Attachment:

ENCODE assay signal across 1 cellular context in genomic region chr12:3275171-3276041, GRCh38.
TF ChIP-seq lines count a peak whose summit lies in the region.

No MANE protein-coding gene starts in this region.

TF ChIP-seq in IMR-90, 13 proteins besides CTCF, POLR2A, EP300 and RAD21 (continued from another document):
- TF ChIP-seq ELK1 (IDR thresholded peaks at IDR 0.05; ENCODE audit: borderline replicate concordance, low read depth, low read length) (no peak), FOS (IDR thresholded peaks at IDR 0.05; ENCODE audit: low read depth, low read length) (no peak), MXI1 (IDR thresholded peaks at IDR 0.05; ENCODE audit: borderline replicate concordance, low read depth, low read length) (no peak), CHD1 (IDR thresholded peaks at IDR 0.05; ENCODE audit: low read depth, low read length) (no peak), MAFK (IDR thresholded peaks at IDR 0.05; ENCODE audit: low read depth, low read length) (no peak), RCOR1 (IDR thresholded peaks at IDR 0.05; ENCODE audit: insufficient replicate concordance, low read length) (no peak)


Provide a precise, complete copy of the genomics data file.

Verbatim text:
ENCODE assay signal across 1 cellular context in genomic region chr12:3275171-3276041, GRCh38.
TF ChIP-seq lines count a peak whose summit lies in the region.

No MANE protein-coding gene starts in this region.

TF ChIP-seq in IMR-90, 13 proteins besides CTCF, POLR2A, EP300 and RAD21 (continued from another document):
- TF ChIP-seq ELK1 (IDR thresholded peaks at IDR 0.05; ENCODE audit: borderline replicate concordance, low read depth, low read length) (no peak), FOS (IDR thresholded peaks at IDR 0.05; ENCODE audit: low read depth, low read length) (no peak), MXI1 (IDR thresholded peaks at IDR 0.05; ENCODE audit: borderline replicate concordance, low read depth, low read length) (no peak), CHD1 (IDR thresholded peaks at IDR 0.05; ENCODE audit: low read depth, low read length) (no peak), MAFK (IDR thresholded peaks at IDR 0.05; ENCODE audit: low read depth, low read length) (no peak), RCOR1 (IDR thresholded peaks at IDR 0.05; ENCODE audit: insufficient replicate concordance, low read length) (no peak)